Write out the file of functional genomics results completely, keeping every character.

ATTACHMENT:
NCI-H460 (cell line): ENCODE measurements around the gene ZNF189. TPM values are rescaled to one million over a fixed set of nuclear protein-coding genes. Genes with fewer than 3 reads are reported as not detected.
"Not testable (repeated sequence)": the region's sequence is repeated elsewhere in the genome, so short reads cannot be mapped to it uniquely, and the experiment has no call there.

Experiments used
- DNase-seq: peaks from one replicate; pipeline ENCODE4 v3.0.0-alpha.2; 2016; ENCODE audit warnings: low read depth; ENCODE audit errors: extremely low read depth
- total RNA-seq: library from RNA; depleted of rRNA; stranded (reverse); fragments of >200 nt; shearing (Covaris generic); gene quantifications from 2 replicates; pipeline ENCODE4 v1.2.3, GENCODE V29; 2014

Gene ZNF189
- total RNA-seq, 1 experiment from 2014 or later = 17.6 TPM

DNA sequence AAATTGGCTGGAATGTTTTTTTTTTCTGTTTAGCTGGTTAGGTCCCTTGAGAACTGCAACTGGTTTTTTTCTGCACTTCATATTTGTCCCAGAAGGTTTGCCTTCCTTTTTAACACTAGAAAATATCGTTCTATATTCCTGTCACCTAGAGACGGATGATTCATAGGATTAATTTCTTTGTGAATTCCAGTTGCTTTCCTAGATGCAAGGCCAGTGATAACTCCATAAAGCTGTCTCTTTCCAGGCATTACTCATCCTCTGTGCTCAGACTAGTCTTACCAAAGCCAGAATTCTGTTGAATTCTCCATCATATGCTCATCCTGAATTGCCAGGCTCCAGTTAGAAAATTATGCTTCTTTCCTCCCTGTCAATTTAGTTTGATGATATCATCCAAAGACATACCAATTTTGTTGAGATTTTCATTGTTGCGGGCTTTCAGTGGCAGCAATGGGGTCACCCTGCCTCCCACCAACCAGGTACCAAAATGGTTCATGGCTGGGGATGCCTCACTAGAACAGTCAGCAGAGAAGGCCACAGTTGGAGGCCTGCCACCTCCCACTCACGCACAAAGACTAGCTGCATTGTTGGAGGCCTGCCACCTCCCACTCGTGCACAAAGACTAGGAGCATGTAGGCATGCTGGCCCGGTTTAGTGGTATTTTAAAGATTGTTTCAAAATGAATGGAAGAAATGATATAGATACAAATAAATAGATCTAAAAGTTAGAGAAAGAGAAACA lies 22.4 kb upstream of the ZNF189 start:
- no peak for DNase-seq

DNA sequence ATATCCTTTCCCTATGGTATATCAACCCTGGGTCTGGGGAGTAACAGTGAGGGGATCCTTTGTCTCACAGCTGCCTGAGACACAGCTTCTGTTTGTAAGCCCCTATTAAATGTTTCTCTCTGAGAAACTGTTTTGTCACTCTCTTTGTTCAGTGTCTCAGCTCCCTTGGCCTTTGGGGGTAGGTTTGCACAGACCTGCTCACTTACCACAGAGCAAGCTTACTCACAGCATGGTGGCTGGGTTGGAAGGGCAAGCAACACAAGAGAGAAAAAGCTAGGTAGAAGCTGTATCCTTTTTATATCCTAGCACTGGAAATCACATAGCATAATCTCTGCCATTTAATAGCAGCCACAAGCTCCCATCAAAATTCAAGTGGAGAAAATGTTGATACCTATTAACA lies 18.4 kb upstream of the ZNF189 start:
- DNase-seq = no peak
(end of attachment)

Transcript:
NCI-H460 (cell line): ENCODE measurements around the gene ZNF189. TPM values are rescaled to one million over a fixed set of nuclear protein-coding genes. Genes with fewer than 3 reads are reported as not detected.
"Not testable (repeated sequence)": the region's sequence is repeated elsewhere in the genome, so short reads cannot be mapped to it uniquely, and the experiment has no call there.

Experiments used
- DNase-seq: peaks from one replicate; pipeline ENCODE4 v3.0.0-alpha.2; 2016; ENCODE audit warnings: low read depth; ENCODE audit errors: extremely low read depth
- total RNA-seq: library from RNA; depleted of rRNA; stranded (reverse); fragments of >200 nt; shearing (Covaris generic); gene quantifications from 2 replicates; pipeline ENCODE4 v1.2.3, GENCODE V29; 2014

Gene ZNF189
- total RNA-seq, 1 experiment from 2014 or later = 17.6 TPM

DNA sequence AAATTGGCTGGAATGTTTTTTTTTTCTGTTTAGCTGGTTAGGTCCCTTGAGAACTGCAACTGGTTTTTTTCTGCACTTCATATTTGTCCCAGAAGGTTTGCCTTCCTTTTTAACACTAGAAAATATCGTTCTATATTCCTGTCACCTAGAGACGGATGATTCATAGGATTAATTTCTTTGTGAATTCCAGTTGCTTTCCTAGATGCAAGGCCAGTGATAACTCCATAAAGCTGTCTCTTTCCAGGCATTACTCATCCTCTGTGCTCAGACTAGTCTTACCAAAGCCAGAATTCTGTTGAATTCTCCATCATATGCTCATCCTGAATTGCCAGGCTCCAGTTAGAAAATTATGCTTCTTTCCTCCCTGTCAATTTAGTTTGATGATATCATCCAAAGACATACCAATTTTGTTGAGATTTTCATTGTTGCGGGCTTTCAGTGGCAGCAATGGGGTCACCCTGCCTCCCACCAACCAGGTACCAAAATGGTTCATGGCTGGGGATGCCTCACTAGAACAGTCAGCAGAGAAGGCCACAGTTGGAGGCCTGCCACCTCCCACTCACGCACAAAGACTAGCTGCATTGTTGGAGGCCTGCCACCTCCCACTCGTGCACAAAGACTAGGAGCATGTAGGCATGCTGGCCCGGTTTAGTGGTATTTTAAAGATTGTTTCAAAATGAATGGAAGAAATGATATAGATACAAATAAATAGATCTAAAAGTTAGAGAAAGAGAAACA lies 22.4 kb upstream of the ZNF189 start:
- no peak for DNase-seq

DNA sequence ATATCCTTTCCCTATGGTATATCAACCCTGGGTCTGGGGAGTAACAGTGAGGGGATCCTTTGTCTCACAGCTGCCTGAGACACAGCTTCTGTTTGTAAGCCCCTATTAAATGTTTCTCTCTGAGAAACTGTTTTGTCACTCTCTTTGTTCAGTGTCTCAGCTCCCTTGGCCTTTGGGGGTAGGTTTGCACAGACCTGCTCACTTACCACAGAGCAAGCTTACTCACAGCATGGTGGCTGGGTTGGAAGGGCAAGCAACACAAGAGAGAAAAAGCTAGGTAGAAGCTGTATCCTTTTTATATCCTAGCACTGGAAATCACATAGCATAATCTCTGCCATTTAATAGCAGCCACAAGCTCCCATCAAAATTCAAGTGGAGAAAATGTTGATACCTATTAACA lies 18.4 kb upstream of the ZNF189 start:
- DNase-seq = no peak